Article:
Forget Huawei, The Internet Of Things Is The Real Security Threat
from the somebody's-watching-you dept
We’ve noted for a while how a lot of the US protectionist security hysteria surrounding Huawei isn’t supported by much in the way of hard data. And while it’s certainly possible that Huawei helps the Chinese government spy, the reality is that Chinese (or any other) intelligence services don’t really need to rely on Huawei to spy on the American public. Why? Because people around the world keep connecting millions of internet of broken things devices to their home and business networks that lack even the most rudimentary of security and privacy protections.
Week after week we’ve documented how these devices are being built with both privacy and security as a distant afterthought, resulting in everything from your television to your refrigerator creating both new attack vectors and wonderful new surveillance opportunities for hackers and state actors.
The latest case in point: a popular Chinese GPS tracker, used to track everything from vehicles to kids and the elderly, has been found to contain a significant flaw that can trick the device into handing over GPS data using little more than a text message. The devices, which are made in China and rebranded and sold by more than a dozen companies, can also be used as remote surveillance devices, notes cybersecurity researchers:
“Researchers at U.K. cybersecurity firm Fidus Information Security say the device can be tricked into turning over its real-time location simply by anyone sending it a text message with a keyword. Through another command, anyone can call the device and remotely listen in to its in-built microphone without alerting anyone.
Another command can remotely kill the cell signal altogether, rendering the device effectively useless.”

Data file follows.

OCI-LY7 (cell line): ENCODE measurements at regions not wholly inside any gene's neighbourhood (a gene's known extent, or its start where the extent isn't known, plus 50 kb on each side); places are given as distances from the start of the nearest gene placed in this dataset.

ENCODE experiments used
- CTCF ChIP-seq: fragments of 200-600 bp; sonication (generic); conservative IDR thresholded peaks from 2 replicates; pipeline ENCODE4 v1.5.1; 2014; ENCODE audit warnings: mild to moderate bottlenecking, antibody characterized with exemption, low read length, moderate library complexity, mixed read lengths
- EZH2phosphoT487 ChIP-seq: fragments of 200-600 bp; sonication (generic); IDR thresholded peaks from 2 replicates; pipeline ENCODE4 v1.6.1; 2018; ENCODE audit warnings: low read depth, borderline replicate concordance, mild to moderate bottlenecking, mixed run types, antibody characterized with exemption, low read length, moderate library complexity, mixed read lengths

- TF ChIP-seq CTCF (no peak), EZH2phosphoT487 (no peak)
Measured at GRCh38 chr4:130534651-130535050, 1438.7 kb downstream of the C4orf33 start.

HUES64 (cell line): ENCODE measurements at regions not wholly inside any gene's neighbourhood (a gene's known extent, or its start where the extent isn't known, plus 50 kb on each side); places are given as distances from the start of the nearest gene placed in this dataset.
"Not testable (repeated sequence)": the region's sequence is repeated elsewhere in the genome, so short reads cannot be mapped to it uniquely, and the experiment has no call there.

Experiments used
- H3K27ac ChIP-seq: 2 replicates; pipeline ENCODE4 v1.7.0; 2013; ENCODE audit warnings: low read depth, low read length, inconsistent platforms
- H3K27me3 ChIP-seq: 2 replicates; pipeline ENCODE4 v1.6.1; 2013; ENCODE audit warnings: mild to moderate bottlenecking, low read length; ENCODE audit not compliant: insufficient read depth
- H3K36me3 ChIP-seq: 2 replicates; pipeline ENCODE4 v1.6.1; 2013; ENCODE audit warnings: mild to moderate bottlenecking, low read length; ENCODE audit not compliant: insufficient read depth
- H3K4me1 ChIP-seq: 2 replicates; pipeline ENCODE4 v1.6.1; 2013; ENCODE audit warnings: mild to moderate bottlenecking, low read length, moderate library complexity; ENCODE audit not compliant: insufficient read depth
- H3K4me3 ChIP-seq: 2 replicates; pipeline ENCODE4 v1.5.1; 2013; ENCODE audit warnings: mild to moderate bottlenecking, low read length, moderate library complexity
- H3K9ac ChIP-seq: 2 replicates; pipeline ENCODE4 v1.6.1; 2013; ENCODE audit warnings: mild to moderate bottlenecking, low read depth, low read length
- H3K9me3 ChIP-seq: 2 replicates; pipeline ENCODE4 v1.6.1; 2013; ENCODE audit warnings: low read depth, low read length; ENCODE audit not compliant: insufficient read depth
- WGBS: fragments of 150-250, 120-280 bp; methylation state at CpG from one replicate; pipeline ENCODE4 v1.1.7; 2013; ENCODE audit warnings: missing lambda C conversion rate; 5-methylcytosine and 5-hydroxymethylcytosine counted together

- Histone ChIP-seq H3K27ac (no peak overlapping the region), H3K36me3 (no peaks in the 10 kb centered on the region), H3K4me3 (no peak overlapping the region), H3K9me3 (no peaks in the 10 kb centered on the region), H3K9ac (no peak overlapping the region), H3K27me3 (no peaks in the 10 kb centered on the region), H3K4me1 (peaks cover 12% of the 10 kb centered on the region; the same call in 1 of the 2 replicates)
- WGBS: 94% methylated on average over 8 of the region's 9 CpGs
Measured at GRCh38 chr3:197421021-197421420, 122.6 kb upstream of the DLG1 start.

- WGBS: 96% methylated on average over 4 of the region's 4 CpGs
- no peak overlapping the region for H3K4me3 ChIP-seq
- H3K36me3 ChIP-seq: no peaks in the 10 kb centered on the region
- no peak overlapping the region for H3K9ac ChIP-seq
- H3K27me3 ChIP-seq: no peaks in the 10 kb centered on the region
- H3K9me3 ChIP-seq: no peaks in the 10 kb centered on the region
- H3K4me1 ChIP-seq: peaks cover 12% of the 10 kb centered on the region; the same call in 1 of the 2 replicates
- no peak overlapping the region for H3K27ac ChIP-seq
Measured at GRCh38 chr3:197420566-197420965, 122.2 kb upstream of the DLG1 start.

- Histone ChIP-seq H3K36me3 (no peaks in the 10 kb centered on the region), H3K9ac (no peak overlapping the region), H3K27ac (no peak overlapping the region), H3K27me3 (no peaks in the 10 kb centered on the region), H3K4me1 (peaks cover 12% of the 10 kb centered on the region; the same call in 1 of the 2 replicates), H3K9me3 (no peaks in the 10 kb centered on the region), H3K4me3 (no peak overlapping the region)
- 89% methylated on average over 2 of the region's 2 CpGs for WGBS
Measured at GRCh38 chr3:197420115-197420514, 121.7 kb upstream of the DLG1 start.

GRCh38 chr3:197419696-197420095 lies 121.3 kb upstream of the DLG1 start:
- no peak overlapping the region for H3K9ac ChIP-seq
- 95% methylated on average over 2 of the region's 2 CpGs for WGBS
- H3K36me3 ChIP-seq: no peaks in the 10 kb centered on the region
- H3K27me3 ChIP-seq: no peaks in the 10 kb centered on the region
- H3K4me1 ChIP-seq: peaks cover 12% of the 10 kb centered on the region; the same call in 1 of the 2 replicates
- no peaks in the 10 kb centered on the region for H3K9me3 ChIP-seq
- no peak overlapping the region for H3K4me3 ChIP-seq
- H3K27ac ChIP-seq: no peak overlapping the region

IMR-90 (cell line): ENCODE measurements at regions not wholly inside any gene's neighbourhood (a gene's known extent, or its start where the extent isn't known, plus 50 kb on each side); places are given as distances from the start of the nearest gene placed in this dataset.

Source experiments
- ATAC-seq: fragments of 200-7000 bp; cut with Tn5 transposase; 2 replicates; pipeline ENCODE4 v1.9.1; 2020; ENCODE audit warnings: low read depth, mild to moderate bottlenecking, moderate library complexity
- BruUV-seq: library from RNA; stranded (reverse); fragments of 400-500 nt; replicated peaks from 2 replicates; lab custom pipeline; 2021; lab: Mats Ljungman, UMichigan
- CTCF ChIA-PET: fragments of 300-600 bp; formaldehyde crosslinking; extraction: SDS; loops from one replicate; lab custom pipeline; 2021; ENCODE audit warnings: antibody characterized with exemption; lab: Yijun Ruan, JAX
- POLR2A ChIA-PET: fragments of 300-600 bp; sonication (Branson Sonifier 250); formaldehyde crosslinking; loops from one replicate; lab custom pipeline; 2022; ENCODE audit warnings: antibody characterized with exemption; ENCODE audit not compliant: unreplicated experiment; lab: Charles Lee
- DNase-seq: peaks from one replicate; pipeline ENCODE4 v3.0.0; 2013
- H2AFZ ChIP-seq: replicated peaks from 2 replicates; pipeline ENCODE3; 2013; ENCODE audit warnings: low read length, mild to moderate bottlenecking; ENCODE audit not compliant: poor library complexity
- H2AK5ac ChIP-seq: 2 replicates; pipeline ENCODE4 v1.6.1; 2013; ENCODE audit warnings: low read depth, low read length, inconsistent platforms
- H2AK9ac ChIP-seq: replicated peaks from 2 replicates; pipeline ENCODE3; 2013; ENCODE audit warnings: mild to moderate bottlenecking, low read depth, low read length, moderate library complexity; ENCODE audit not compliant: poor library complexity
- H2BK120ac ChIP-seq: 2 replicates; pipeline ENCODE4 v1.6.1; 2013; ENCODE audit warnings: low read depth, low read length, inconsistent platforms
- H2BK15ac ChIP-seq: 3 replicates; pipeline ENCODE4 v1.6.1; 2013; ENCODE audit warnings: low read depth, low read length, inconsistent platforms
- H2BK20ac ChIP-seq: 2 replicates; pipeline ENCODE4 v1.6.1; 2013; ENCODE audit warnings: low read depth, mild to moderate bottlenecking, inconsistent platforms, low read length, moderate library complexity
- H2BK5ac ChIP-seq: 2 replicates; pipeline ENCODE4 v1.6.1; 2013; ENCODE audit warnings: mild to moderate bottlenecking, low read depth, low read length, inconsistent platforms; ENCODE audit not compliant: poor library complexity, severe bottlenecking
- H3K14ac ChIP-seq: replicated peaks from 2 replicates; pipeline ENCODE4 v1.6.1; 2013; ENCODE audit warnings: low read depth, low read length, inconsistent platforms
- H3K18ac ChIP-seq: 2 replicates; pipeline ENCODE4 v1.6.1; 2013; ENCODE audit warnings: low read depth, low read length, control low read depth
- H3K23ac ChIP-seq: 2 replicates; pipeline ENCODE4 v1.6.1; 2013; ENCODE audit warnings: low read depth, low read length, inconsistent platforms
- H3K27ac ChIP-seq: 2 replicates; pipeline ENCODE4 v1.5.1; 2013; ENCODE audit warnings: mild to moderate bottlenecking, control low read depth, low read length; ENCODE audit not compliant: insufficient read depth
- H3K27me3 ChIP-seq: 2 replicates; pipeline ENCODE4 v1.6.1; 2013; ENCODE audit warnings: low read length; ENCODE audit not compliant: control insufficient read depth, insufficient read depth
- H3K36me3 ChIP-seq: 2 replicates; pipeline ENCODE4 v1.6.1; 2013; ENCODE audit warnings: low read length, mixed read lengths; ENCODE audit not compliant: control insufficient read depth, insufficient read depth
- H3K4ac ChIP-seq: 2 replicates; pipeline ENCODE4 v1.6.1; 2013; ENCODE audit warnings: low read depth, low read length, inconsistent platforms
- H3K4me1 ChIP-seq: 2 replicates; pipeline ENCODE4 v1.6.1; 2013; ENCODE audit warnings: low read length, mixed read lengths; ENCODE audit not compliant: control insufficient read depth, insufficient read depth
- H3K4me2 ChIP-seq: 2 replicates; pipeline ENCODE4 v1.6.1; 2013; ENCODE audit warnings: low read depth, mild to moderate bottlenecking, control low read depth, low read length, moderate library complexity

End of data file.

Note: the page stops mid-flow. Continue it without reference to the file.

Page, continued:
While the device can be protected with a PIN, that setting isn’t enabled by default, and the researchers found the devices can be remotely reset, bypassing the pin anyway. This is, if you hadn’t been paying attention, kind of the norm when it comes to IOT devices. By the time flaws like this are exposed the company involved has usually moved on to marketing new devices with an entirely new array of vulnerabilities. And since most such devices don’t offer much in the way of transparency, consumers usually are largely clueless to the fact that their devices are putting their private data at risk.
Security researchers keep warning us that the check is going to come due on the internet of things front, and we’re not taking the warnings seriously:
“This device is marketed at keeping the most vulnerable safe and yet anybody can locate and listen into thousands of people’s lives without their knowledge,” said Fidus’ Andrew Mabbitt, who wrote up the team’s findings. “This day and age, everything is connected one way or another and we seem to be leaving security behind; this isn’t going to end well.”
As security researchers have been saying for several years, it’s likely going to take a major attack on significant infrastructure and some significant fatalities before we wake up out of our collective stupor. In the interim DC is obsessed with whether companies like Huawei are covert Chinese spies, but largely apathetic to the fact that the internet of broken things already provides all the spying opportunities a nosy government or rogue actor would ever need.